Benton Harbor News Palladium, January 8, 1974

Benton Harbor News Palladium

January 08, 1974

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Issue date: Tuesday, January 8, 1974

Pages available: 22

Previous edition: Monday, January 7, 1974

Next edition: Wednesday, January 9, 1974 - Used by the World's Finest Libraries and Institutions
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Publication name: Benton Harbor News Palladium

Location: Benton Harbor, Michigan

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Years available: 1905 - 1975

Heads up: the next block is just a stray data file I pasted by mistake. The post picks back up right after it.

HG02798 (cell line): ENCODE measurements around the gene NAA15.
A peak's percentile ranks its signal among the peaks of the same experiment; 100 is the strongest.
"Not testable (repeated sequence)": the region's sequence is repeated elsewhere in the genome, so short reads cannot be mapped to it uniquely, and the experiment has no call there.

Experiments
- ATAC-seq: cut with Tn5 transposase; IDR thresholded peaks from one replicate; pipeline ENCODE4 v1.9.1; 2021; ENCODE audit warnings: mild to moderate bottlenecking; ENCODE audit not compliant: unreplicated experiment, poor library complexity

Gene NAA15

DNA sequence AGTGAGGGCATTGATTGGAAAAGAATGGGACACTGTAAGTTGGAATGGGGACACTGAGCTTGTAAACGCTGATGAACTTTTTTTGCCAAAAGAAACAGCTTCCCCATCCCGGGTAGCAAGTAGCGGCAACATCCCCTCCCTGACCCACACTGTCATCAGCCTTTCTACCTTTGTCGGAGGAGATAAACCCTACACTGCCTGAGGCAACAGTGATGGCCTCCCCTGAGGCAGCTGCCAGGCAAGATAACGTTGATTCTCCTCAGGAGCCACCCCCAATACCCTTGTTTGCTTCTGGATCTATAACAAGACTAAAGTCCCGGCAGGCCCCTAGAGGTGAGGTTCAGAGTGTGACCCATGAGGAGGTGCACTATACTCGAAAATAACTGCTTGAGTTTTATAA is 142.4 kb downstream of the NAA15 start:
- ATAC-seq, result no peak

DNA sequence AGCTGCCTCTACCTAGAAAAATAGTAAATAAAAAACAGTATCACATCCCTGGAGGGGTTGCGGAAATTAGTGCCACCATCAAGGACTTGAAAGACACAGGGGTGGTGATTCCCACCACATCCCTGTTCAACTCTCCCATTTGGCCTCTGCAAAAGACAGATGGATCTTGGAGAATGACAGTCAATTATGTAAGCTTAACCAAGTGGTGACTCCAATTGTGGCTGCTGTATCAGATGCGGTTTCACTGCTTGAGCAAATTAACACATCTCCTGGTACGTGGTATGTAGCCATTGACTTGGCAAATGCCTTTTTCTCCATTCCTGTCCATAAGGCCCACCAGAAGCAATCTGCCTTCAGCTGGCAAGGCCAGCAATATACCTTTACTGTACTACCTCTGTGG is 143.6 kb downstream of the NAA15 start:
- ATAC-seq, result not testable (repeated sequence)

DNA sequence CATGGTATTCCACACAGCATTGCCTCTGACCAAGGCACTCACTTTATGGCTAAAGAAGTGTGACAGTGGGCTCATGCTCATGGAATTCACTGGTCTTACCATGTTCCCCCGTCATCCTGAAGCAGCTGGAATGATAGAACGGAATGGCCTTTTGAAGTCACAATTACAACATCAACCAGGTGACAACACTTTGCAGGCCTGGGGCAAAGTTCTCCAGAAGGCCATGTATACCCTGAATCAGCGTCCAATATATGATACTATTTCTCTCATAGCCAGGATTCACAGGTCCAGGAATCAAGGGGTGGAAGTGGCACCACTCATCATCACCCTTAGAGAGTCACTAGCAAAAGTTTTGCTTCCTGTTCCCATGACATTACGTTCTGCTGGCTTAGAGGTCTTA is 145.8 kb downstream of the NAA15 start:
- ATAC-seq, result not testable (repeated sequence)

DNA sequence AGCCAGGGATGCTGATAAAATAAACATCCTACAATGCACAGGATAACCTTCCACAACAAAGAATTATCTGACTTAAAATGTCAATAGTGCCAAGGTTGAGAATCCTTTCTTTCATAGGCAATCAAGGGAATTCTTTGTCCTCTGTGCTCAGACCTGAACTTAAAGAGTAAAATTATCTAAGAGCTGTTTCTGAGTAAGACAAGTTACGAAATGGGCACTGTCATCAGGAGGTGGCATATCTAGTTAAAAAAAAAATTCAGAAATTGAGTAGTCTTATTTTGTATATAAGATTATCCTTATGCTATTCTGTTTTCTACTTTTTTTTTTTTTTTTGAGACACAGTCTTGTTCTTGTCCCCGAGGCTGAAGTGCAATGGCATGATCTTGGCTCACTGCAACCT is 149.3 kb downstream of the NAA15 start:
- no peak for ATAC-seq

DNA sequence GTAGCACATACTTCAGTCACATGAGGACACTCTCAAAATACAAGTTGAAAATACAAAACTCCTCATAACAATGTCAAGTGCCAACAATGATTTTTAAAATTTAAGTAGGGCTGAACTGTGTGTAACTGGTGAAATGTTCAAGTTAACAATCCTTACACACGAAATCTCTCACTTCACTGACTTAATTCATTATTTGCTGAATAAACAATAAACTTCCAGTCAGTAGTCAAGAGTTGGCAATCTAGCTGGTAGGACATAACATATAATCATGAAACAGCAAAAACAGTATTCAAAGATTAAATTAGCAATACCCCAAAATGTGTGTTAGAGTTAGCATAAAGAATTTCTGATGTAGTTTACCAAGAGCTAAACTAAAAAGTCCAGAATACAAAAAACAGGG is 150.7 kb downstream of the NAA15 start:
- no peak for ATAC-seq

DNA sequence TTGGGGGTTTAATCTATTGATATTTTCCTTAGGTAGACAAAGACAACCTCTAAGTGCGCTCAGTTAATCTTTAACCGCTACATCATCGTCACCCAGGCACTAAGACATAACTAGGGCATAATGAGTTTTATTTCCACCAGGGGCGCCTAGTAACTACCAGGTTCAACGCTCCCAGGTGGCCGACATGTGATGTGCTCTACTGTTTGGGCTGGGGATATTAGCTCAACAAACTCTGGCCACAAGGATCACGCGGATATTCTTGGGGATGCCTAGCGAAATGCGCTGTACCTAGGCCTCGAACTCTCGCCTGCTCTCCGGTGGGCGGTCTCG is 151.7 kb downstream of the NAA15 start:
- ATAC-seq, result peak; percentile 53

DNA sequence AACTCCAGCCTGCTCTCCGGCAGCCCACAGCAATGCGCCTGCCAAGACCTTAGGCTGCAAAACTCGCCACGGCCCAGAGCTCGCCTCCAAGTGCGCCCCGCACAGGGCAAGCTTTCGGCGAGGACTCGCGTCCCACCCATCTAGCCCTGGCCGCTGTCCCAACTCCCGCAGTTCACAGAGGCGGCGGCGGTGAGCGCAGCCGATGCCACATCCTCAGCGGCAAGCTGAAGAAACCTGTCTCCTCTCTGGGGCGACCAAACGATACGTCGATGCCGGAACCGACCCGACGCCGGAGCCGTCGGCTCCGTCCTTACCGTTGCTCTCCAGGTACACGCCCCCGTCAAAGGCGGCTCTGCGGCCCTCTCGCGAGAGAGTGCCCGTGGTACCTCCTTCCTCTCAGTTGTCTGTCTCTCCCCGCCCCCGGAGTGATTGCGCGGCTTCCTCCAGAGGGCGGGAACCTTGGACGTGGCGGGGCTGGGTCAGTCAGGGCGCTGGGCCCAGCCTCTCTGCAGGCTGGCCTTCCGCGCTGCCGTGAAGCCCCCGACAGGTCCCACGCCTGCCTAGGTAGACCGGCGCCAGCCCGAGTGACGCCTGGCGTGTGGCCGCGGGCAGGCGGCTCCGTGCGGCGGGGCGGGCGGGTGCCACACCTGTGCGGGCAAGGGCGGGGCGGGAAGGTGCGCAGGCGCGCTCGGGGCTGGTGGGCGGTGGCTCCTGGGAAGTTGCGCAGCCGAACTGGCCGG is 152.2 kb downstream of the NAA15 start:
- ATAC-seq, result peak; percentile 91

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News-Palladium, The (Newspaper) - January 8, 1974, Benton Harbor, Michigan Micltiyan'n ttiggett Buy For Rcadtr And For Advertiser FINAL EDITION BENTON HARBOK, MICH. TUESDAY, JANUARY 8, 22 PAGES ISc WEATHER FORECAST likely TEMPERATURES ITMI MM. MM to TMf. it tf.m. II 1 II 4 High, MM; RUMORS OF FUEL HOARDING PROBED By JEFFtEY MILLS AtMtblMl PKH Writer WASHINGTON (AP) The Federal Energy Office has begun looking into rumors that corporations are stockpiling oil and hoarding fuel despite nationwide shortages. Officials said Monday they are investigating possible petroleum stockpiling by the oil industry and possible fuel hoarding by the nation's railroads and trucking firms. They said there was no evidence so far to support the rumors. The office sent telegrams to the nation's railroads and major trucking firms asking for data on fuel stocks. The requests were the first in what a spokesman called an effort "to sec if there is any hoarding going on. We want to check it out, because there are numerous rumors going around." The office also asked major and Independent oil companies to submit data on production and stockpiling. Until now the agency has received its data from an oil industry trade organization. Gerald Parsky, aide to energy chief William E. Simon, said the office wanted direct data from the companies so It could perform its own analysis. Parsky mentioned rumors of oil company stockpiling but added, "We have not seen any evidence to indicate more than normal stockpiling." The oil company data should start coming in within a week, while information from the railroads and truckers was due Mon- day but will take a few days of study before results arc available, spokesman said. As the energy office moved against possible hoarding, Ally. Gen. William. B. Saxbe threatened criminal and civil action against gas station operators who illegally require customers to buy other items as a condition for obtaining gasoline. "It should be clearly understood that any operator, anywhere la the country, who attempts to raise his prices higher than the level he can justify under current federal ceiling price regulations, It subject to Justice Department Saxbc said. "I am talking not only about price-gouging but also Indirect overcharges, which employ some transparent gimmick to cover what is in fact a higher price for gasoline he said. And the Internal Revenue Service sued one of the nation's lar- (See back page, tec. I, col. 7) Township's Sewer Project Becomes Victim Of Fuel Crisis Balkema, Inc., the Kalamazoo contractor installing the St. Joseph township sanitary sewer system, expected to shut down all operations on the job victim of the energy crisis. Ralph Balkema, president, wrote to Thomas Sinn, Berrien county development director, that his fuel supplier had in- formed him that he will receive no more fuel until March. Supervisor Orval J. Benson of St. Joseph township reported the matter last night to the township board. He said Balkema had made good progress to date. Bert Balls, controller for the contractor, said the firm has been trying since a mandatory allocation program for diesel fuel was put into effect in Hutchinson Picks Chief GOP Counsel Frm AsstciaM Press Congressman Edward Hutchinson of St. Joseph, Republican Fourth District representative, has selected a Chicago attorney as chief TOO HIGH: Agriculture Secre- tary Earl asks for a show of hands on those attending a National Consumer Conference in Washington Monday if they think food prices are too high. Those attending responded by raising their hands. (AP Wirephoto) Cuba Warming Up MEXICO CITY (AP) A Cuban diplomat says "Guan- tanamo isn't important to us and Fidel Castro's government will be ready to talk about resuming diplomatic relations with the United States as soon as Washington lifts its 12-year-old economic blockade of Cuba. minority counsel for the House Judiciary Committee which is pondering .the proposed im- peachment of President Nixon. Republicans on the Judiciary Committee said the appoint- ment of Albert E. Jenner, prominent attorney, will mean a professional, nonpartisan im- peachment investigation of the Republican president. Hutchinson is the senior Republican on the committee. He said Jenner and other lawyers named by the Republicans would work together with the rest of the legal staff that now numbers 42 and may reach 50. John Doar, a former Justice Department of- ficial, and like Jenner, a Republican, heads the staff. Rep. Peter W. Rodino, DN.J., chairman of the Judiciary Committee, praised Jenner as a "highly respected member of the bar" and said he was among those Rodino considered for the chief counsel's position. Jenner was a member of the presidential commission that studied the causes of violence in 1968 and served as senior coun- sel to the commission that investigated the assassination of John F. Kennedy. He is chair- man of an advisory committee to the Supreme Court on Federal rules of evidence and serves on numerous American Bar Association committees. Jenner's appointment and a briefing by Doar on the status of the investigation stilled cri- ticism by Republicans that the impeachment proceedings were being handled in a partisan manner. "I don't think the cards are (See back page, sec. I) MINORITY COUNSEL: Albert E. Jenner, above, a Chicago trial lawyer, has been chief minority counsel to the House Judiciary Committee investigating grounds for the possible impeachment of President Nixon. Congressman Edward Hutchin- son of St. Joseph made the selection. (AP Wirepho- to) Lottery Bonus Tickets On Sale LANSING, Mich. (AP) Lottery tickets go on sale today for a half-million-dollar New Year's Bonus jackpot which will guarantee each of about three dozen winners at least and up to The exact number of contes- tants in the drawing to be Jan. 29 at the Law Building Auditorium here will be based on volume of ticket sales. A spokesman for the lottery bureau said anticipated sales of six million tickets between now and Jan. 17 will produce 36 bonus contestants. Three extra numbers will be drawn for the bonus Jan. 17 in Flint at the Dort Mall. A ticketholder would have to match two of the three to qualify Lifesaver Award For BH Trooper Trooper Dennis M. Barnes, of the Benlon Harbor state police post, has received a lifesaving award from the department for his efforts in reviving an elderly Coloma woman last August. Barnes, 31, was one of 22 of- ficers and nine civilians to receive departmental citations for outstanding service, accord- ing to Col. John Plants, state police director. Barnes retried he was on routine patrol Aug. 8 on Paw Paw Ijikc road in Coloma township when he noticed a woman on the ground. He stopped and administered mouth-to-mouth resuscitation to Ida Davis, 84, of Coloma, who was later released from a hos- pital, he reported. Officials indicated the woman may have suffered a heat stroke, and credited Barnes with saving her life. Barnes is a seven-year veteran with the slate police and has been at the post here since 1870. TPR. DENNIS BARNES UfesavlRK Award for the New Year's Bonus, a lottery official said. There will be 12 winners of each, 12 winners of apiece and about a dozen winners of Extra contestants would be added to the category. If there are fewer than 36 contes- tants, there would be fewer winners. Payments to all bonus winners will be spread over 12 months, lottery officials said. Contestants will draw en- velopes from a plastic globe to determine how much they win. Meanwhile, the lottery bureau reported residents in 11 Michigan counties have raked in more than Jl million in prizes. Latest addition to the million- dollar county club is Delta County, home of the eighth lot- tery millionaire, Paul Wedell of Gladstone. Delta ranks 10th among the state's 83 counties in prizes won, while ranking 39th in population. The unluckiest county in the state for lottery winnings is Allegan. which ranks 20th In population but 50th in terms of prizes Wayne county, with million, is ranked No. I in total prizes, the lottery bureau said. Other counties with more than million in prizes arc Maconib, million; Oakland, million; Genesee, million; Saginaw, million; Ingham, tU9 million; Clinton, million; Kent, million; Berrien, million; and St. ('lair. million. November to win a special allotment. He noted that under the federal allocation program monthly allotments are based on the gallonage a firm used in the same month in 1972. Because of a slow period in early 1972, Balkema used very little fuel in January and February and again in April and May of that year. Unless the federal energy of- fice grants extra fuel to the Kalamazoo contractor, it will have a supply in March but would get none for April and May again. Batts indicated the crews will resume work in March, unless attempts to get extra fuel allot- ted sooner are successful. He said most all of the heavy equipment on the job is diesel- powered. Approximately gallons of diesel fuel is used here a month, he added. The federal mandatory fuel alloca- tion program applies only to diesel fuel, not gasoline, Batts said. Batts estimated that the St. Joseph township job is between W and 65 per cent completed. Batts said the firm's supplier is Standard .OU> He-noted-that the supplier has not told Balkema it is out of diesel fuel, but only that Balkema does not have an allocation base for January-February and April- May. The contractor's controller said appeals to state and federal officials produced lots of forms to fill out, but no oil. He stated that sanitary sewer installation jobs are in a first priority category under the govern- ment's allocation program. In the letter to Sinn, Balkema asked for ,an extension of the contract completion time for an indefinite period until the extent of delay can be determined. Sinn as county development director also serves as chief aide to the county board of public works. Man Gored By Water Buffalo WEST PALM BEACH, Fla. (AP) A pound waler buffalo gored and trampled'a game warden to death at Lion Country Safari as tourists watched in horror. Malcolm A. Gallop, 60, was attacked Monday while taking tickets at the entrance to the enclosure in which the animals roam free, a spokesman for the tourist attraction said. UAW Says Youngblood On Way Out DETROIT (AP) United Auto Workers Vice President Douglas Fraser, who asked state Senate IXinocrats to oust Sen. Charles Youngblood, says he expects they'll do Just that on Wednesday, "I don't think there any question that he will be expelled said Fraser, who directs the UAW's Community Action Program. He asked the expulsion In letters to each Democratic senator over the weekend. Youngbtood, Detroit Democrat, was convicted of bribery conspiracy charges last fnll but a move to expel him from the Senate failed to win the needed two-thirds majority. Each Democratic senator voted no. EMERGENCY POWER: Hairdresser G. Gay switches on his own generator to provide power fqr his shop in London's Edgware Road Monday, one of the three working days he is unable to use public utility power under the British govern- ment's energy crisis regulations. Mr. Gay also uses gas burners to illuminate the shop during power restrictions. (AP Wirephoto) Trials On Way For Teens In BH Death Trial dates have been tenta- tively set in Berrien juvenile court for two 14-year-old boys arrested following the death Nov. 12 of Mrs. Isadora Granigan, 80, of Benton Harbor. One trial is scheduled for two days beginning Jan. 31 in the courtroom of Berrien Juvenile Court Judge Ronald H. Lange. The second trial is scheduled for three days, Feb. 6 to 8, before Juvenile Court Judge Zoe S. Burkholz. Both are non-jury trials. The two boys pleaded in- nocent when arraigned last November on delinquency charges. They are accused of being delinquents through the commission of murder during an armed robbery. The trials will be to determine delinquency since there is no provision in Michigan law to waive youths under 15 into cir- cuit court for trial as adults. Mrs. Granigan, of 479 Broad- way, was found unconscious in her garage after an apparent beating and died several hours later in Benton Harbor Mercy hospital. The two juveniles were arrested the next day and have been detained without bond in the county juvenile home. Attorneys handling the case before Judge Lange are Assis- tant Prosecutor Robert McDowell and Ally. William Lagoni of Bridgman for the defense. Attorneys in the case before Judge Burkholz arc As- sistant Prosecutor Sally Zack and Atty. Donald Bleich of St. Joseph for the defense. Both defense attorneys are court ap-; pointed. If determined delinquents, the maximum penalty would be boy's training school until the age of 18. INDEX SECTION ONE Editorials I Twin Cities News Page I Wman'sSecUM Pages AvLuden I OUnurfes Page II SECTION TWO Ant Highlights II Ouhhwr Trail Ctmics, TV, Radto Page 17 Markets Page II Weather Fwecasl Page U Classified Ads Panes II, M, Zl Snowbound Fortune Lost On Street Some, however, have Indicat- ed they've changed their minds and several sources in Lansing say they expect the Senate lo reconsider. The legislature reconvenes Wednesday after a holiday recess. SHELBY, Mich. (AP) Allen Dix wanted a safer spot for his money than his Occana County cabin, but his desire (or security resulted in an loss. The 30-year-old carpenter lost a plain, while envelope containing ffi dollar bills along Shelby's Michigan avenue Friday morn- ing. By late Monday, Dix reported there was no word of the money despite his offer of a reward to the finder. "There's been nothing, uiu're the only person that has called." Dix told a newsman. "1 think it's history myself." Dix said the money came from the sale of several houses he owned in Jackson, his former hometown, and was not covered by any form of insurance. "We hadn't opened an account at the bank up here yet. My wife and I thought we'd really belter get it (the money) out of the cabin. It really wasn't safe here." Losing the money means "when I can find a job, I'll IK' back to work. I can't afford not to work Dix said. He added that the loss also put a stop In his plans In develop a western-style resort and campground on 40 acres he owns outside Shelby. Dix said he had the envelope in his ixicket Friday when he drove Into town and walked into the tank. Hut after filling oul a deposit slip he discovered the money was gone. He summoned Shelby police and county sheriff's deputies to help search the street and question businessmen and passersby in an effort to find the money. The efforts failed. Dix has two theories about what happened lo the money: it was picked up by a youngster who hid it and fears telling his or it fell into snowbanks along the street and was carted off to the town dump along with the snow. But he still has some hope. "If a guy wants lo sit around and count it for a week, that's okay. Bui jusl let me know. You have to sort of joke about II. You can't sil down and Dix said. Hut when a caller wished him luck, Dix replied: "I'm going to need it. I'm going lo need II." Not So Frigid Tonight Temperatures In southwestern Michigan nrc expected lo moderate tonight, afler dinplni; Iwlow y.ero inland away from UkC Michigan last night. The Weather Bureau forecast calls fitr readings in the low teens tonight, with some snow likely. Head- ings of 2-bclow were reported last night by Arnold llafer it the Sodus Experiment farm and by Harry Hush at the I'aw Paw publk works department. In the Twin Cities were reported 4- above. ;